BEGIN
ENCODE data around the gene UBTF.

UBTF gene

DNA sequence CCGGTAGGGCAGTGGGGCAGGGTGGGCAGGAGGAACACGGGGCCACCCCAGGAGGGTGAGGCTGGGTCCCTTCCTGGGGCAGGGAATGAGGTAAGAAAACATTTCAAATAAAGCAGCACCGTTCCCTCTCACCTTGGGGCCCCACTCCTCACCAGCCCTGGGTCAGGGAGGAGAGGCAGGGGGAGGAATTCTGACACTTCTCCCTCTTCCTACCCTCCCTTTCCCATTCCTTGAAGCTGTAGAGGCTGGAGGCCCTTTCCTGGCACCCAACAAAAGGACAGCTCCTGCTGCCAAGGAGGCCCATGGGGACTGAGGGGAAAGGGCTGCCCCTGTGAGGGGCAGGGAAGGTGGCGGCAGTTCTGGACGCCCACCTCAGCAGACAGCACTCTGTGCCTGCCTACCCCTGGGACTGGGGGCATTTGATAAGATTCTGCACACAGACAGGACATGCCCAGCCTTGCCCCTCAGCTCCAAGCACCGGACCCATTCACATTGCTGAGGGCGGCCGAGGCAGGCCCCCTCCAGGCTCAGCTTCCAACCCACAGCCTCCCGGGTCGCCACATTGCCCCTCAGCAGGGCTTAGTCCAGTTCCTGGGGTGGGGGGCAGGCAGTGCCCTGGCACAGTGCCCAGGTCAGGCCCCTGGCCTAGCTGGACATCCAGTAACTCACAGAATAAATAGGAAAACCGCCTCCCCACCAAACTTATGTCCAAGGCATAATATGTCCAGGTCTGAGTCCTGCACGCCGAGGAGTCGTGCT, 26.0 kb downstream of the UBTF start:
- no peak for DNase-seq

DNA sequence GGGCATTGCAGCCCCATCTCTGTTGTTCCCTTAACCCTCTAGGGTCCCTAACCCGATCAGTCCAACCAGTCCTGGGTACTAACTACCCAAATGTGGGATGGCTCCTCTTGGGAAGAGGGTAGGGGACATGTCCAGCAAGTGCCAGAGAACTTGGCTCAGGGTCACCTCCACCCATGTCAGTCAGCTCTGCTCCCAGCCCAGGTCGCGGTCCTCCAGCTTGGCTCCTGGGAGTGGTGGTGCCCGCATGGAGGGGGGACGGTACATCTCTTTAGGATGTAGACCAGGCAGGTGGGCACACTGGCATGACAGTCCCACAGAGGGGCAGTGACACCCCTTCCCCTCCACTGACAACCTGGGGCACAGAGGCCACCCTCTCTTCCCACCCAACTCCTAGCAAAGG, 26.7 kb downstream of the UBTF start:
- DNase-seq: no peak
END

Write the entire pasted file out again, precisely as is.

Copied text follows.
ENCODE data around the gene UBTF.

UBTF gene

DNA sequence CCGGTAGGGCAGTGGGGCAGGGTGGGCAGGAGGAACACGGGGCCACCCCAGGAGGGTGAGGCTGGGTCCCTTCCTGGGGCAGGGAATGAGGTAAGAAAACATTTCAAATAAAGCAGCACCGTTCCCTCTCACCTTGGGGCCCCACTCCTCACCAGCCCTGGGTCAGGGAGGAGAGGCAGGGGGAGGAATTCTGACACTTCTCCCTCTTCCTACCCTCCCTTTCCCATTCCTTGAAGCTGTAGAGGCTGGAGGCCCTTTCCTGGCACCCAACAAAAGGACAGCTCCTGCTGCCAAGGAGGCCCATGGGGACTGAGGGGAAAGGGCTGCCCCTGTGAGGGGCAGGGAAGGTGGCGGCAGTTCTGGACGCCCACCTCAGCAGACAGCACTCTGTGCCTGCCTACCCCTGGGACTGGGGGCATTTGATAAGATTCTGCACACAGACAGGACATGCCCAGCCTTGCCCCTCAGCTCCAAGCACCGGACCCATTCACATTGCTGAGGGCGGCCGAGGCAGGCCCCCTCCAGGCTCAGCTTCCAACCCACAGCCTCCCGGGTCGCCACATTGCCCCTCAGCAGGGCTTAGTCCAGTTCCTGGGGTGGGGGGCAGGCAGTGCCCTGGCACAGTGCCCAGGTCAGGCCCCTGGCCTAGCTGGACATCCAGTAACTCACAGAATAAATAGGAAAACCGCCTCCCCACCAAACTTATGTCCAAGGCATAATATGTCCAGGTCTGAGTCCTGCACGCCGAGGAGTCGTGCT, 26.0 kb downstream of the UBTF start:
- no peak for DNase-seq

DNA sequence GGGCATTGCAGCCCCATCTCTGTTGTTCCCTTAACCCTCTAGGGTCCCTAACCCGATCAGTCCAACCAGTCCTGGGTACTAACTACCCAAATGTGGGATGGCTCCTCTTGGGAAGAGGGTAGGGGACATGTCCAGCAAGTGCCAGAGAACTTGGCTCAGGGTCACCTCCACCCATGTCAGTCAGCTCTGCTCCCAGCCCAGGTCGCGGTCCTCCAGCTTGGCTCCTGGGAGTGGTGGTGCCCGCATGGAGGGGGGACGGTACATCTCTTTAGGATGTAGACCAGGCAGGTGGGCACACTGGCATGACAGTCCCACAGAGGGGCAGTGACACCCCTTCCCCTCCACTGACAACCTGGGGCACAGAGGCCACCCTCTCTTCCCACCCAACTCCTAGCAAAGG, 26.7 kb downstream of the UBTF start:
- DNase-seq: no peak